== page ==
Tuesday, August 5, 2008

LH but no C

While there is obviously much excitement about the Large Hadron Collider here at CERN, I also sense a certain fatigue related to it. It has been talked about to death by now. Apparently all possibilities about what it will discover, from the most exotic to the most banal, have been analysed. Pessimists have predicted the death of particle physics. Optimists have predicted a resurgence of the field and a renewed thrust towards a "final theory" of all fundamental particles. There seems not much more to say until it starts gathering data.

This situation profoundly brings home to me the role of experiment in science. Most things that can be said about LHC before it starts running have been said. And yet we cannot know what it will find, or not find, until it happens. What better proof - if any were needed - that all the words in the world are not a substitute for an experimental result?

One thing I particularly like is that here the pessimists could well be proved wrong. In everyday life, pessimists usually take the "safe" option and too easily end up looking "cool". If you are pessimistic about politics, or human behaviour, or the environment, you are usually right. But about the Higgs, or supersymmetry - sure, be pessimistic if you like, but you could have to eat your words and they may end up more indigestible than all the blue cheese in Gex!

In a comment on a previous blog I was asked if there is any betting going on. I don't know if there is -- it hasn't come up in discussions at which I've been present, at least so far. But if there's one thing to bet on right now, it would be the date on which the machine is turned on. Current gossip indicates late August/early September. But all that will happen then is that a single proton beam will circulate in one direction through the tunnel. So it will be a case of Large Hadron, but no Collider! Of course it will be a crucial test for the magnets and everything else, but having two beams circulating in opposite directions, and then making them collide, and then collecting the data, and analysing it... It's all a long way off. Till then, we have only our words for company.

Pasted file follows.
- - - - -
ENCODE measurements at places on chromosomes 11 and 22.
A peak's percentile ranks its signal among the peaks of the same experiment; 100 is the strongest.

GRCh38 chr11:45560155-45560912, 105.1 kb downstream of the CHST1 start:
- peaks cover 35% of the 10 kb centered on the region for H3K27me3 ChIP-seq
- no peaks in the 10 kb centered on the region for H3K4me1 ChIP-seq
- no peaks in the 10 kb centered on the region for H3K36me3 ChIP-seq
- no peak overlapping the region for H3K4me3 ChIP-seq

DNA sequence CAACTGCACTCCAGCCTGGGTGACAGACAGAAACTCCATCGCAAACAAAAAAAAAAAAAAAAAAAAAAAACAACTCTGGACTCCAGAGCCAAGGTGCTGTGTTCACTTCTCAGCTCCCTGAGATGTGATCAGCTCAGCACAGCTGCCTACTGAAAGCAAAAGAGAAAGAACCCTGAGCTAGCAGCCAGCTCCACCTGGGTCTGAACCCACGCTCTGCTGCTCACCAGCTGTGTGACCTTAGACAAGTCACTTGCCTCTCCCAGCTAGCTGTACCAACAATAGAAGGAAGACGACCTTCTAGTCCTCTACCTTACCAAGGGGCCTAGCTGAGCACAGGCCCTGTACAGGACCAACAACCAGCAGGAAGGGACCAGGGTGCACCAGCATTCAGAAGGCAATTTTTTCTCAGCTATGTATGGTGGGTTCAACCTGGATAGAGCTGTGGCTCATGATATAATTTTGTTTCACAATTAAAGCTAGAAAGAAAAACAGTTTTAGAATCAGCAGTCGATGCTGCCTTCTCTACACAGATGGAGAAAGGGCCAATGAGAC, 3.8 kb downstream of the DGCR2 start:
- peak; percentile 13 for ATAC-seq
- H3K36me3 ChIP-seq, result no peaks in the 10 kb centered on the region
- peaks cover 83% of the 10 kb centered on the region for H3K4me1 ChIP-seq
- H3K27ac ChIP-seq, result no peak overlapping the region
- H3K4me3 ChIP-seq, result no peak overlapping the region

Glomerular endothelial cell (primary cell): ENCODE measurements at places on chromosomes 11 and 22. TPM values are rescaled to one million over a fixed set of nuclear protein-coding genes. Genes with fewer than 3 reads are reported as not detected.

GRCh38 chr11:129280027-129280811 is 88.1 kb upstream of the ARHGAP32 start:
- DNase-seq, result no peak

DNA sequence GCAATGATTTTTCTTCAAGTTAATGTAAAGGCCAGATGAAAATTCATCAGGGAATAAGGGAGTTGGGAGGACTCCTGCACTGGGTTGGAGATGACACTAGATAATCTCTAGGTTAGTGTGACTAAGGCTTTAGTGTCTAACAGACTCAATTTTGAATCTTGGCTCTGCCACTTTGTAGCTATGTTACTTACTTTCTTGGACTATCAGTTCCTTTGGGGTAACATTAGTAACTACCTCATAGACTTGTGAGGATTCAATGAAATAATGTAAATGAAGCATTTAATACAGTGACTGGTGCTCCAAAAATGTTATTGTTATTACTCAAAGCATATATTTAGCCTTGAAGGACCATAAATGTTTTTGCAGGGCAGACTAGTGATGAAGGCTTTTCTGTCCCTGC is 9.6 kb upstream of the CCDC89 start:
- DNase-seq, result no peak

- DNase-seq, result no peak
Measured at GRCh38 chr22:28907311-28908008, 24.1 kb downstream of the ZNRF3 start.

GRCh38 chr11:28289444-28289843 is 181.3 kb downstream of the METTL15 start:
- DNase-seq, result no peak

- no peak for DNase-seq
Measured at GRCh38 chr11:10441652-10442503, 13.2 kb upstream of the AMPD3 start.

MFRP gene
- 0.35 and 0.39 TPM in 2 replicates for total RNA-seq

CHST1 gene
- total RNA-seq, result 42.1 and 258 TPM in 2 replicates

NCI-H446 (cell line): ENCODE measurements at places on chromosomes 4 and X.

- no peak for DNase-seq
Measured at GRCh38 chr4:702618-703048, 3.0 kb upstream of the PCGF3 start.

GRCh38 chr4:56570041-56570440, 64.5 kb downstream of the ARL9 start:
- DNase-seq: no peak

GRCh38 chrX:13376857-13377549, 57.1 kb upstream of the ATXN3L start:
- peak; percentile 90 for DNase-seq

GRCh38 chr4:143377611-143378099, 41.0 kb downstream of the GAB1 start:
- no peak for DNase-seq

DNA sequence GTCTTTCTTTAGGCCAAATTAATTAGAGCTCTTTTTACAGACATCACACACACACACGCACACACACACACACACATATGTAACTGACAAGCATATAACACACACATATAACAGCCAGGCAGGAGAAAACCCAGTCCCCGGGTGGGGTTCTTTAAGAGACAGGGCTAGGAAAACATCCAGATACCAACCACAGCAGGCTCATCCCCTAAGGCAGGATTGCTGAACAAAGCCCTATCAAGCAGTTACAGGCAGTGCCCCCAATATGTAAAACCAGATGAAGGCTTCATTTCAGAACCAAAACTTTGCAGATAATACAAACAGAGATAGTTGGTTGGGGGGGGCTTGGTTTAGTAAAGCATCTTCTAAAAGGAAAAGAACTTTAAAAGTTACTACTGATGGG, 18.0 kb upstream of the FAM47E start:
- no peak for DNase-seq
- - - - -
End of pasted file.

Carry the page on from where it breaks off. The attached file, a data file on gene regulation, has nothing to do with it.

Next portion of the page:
6 comments:

Ramanan said...

In particle physics (actually in Physics), whatever is allowed is compulsory... we dont ask why particles have to decay, rather we ask whats keeping them from decaying... everything seems to exist .. internal symmetries, symmetry breaking, etc. Its natural for supersymmetry to exist and if supersymmetry is not found, we will be left with difficult questions on why it doesn't exist. Plus of course the meeting of the coupling constants at the unification scale and the weak-mixing angle in supersymmetric models are good indicators. I think those who think that nothing can be found do not know enough field theory and cant appreciate the renormalization group and effective field theory gyaan. And they apply "sophist" logic that since string theory is wrong.. superparticles will not be found!

Sunil Mukhi said...

Ramanan, While it's nice of you to be optimistic (and so am I), the point I made in my blog could equally well be used to critique your view: yes we think a lot of things are natural, but only experiment can decide which ones are true.

I know I'm sounding a bit like a graduate student who's just woken up to the reality of experimental physics (and that is not true of me - I enjoyed my lab course in Stony Brook some decades ago and actually performed well in it too!). But the thing that I find exciting is the extent to which human pride and vanity can go up in flames when an experiment is performed. And this is just as true for optimists as pessimists...

Ludwig said...

One set of speculations is here. What do you think, reasonable? :)

alobela said...

Well said Sunil. The role of experiments in Physics is understated, I strongly feel, in our Physics curricula. When I was an undergrad I had an impression that it was natural for the most brilliant students to work on Theoretical Physics. (The tension among first year graduate students in TIFR Physics to get admission in DTP is quite well known.) Of course there are exceptions.

Ramanan said...

Yeah Sunil, of course experiments will decide what will be found but what I am saying is that there is no rational reason to dismiss supersymmetry apriori.

Ludwig, that link had an interesting item - God! Someone in the media can make an interesting headline "Scientists think that new experiments will disprove God"!

Sunil Mukhi said...

Ludwig, thank you for posting a link to Sean Carroll's comments on the Cosmic Variance blog - they are typically insightful.